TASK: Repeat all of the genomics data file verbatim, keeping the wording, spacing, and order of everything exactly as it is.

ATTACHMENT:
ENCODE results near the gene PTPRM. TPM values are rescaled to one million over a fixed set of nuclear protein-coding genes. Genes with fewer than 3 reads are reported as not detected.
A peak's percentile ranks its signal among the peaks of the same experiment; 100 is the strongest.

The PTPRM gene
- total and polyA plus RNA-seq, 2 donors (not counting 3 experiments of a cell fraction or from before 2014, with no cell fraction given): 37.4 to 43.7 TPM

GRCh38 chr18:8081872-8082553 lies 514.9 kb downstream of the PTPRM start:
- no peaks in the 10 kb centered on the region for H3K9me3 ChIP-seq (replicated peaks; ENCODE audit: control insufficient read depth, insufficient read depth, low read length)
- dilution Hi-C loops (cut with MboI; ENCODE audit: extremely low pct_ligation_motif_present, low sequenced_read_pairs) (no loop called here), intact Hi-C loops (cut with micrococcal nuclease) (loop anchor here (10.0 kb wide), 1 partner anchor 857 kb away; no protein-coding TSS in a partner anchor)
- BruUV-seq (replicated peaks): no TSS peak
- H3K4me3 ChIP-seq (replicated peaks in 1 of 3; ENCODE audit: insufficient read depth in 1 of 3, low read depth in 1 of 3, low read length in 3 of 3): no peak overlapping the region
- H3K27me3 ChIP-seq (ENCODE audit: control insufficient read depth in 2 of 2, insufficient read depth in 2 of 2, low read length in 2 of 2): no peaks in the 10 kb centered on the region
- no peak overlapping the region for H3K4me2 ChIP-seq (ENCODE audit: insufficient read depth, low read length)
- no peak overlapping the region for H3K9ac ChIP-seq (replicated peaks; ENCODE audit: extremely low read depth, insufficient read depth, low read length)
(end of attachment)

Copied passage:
ENCODE results near the gene PTPRM. TPM values are rescaled to one million over a fixed set of nuclear protein-coding genes. Genes with fewer than 3 reads are reported as not detected.
A peak's percentile ranks its signal among the peaks of the same experiment; 100 is the strongest.

The PTPRM gene
- total and polyA plus RNA-seq, 2 donors (not counting 3 experiments of a cell fraction or from before 2014, with no cell fraction given): 37.4 to 43.7 TPM

GRCh38 chr18:8081872-8082553 lies 514.9 kb downstream of the PTPRM start:
- no peaks in the 10 kb centered on the region for H3K9me3 ChIP-seq (replicated peaks; ENCODE audit: control insufficient read depth, insufficient read depth, low read length)
- dilution Hi-C loops (cut with MboI; ENCODE audit: extremely low pct_ligation_motif_present, low sequenced_read_pairs) (no loop called here), intact Hi-C loops (cut with micrococcal nuclease) (loop anchor here (10.0 kb wide), 1 partner anchor 857 kb away; no protein-coding TSS in a partner anchor)
- BruUV-seq (replicated peaks): no TSS peak
- H3K4me3 ChIP-seq (replicated peaks in 1 of 3; ENCODE audit: insufficient read depth in 1 of 3, low read depth in 1 of 3, low read length in 3 of 3): no peak overlapping the region
- H3K27me3 ChIP-seq (ENCODE audit: control insufficient read depth in 2 of 2, insufficient read depth in 2 of 2, low read length in 2 of 2): no peaks in the 10 kb centered on the region
- no peak overlapping the region for H3K4me2 ChIP-seq (ENCODE audit: insufficient read depth, low read length)
- no peak overlapping the region for H3K9ac ChIP-seq (replicated peaks; ENCODE audit: extremely low read depth, insufficient read depth, low read length)